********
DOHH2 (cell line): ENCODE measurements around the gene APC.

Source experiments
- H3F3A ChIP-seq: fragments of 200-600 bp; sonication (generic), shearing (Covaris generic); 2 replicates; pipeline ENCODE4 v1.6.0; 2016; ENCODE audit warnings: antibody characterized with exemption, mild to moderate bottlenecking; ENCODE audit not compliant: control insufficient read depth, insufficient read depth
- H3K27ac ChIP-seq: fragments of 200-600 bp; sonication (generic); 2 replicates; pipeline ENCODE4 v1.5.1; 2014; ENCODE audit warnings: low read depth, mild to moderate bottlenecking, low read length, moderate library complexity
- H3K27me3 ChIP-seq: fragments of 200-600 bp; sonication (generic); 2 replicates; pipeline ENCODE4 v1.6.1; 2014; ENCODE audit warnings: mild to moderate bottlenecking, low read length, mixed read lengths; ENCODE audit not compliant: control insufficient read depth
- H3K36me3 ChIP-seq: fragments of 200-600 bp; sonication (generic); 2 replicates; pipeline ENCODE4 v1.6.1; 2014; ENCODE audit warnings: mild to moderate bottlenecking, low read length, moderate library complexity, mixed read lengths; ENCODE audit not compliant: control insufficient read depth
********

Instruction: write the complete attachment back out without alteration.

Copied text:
DOHH2 (cell line): ENCODE measurements around the gene APC.

Source experiments
- H3F3A ChIP-seq: fragments of 200-600 bp; sonication (generic), shearing (Covaris generic); 2 replicates; pipeline ENCODE4 v1.6.0; 2016; ENCODE audit warnings: antibody characterized with exemption, mild to moderate bottlenecking; ENCODE audit not compliant: control insufficient read depth, insufficient read depth
- H3K27ac ChIP-seq: fragments of 200-600 bp; sonication (generic); 2 replicates; pipeline ENCODE4 v1.5.1; 2014; ENCODE audit warnings: low read depth, mild to moderate bottlenecking, low read length, moderate library complexity
- H3K27me3 ChIP-seq: fragments of 200-600 bp; sonication (generic); 2 replicates; pipeline ENCODE4 v1.6.1; 2014; ENCODE audit warnings: mild to moderate bottlenecking, low read length, mixed read lengths; ENCODE audit not compliant: control insufficient read depth
- H3K36me3 ChIP-seq: fragments of 200-600 bp; sonication (generic); 2 replicates; pipeline ENCODE4 v1.6.1; 2014; ENCODE audit warnings: mild to moderate bottlenecking, low read length, moderate library complexity, mixed read lengths; ENCODE audit not compliant: control insufficient read depth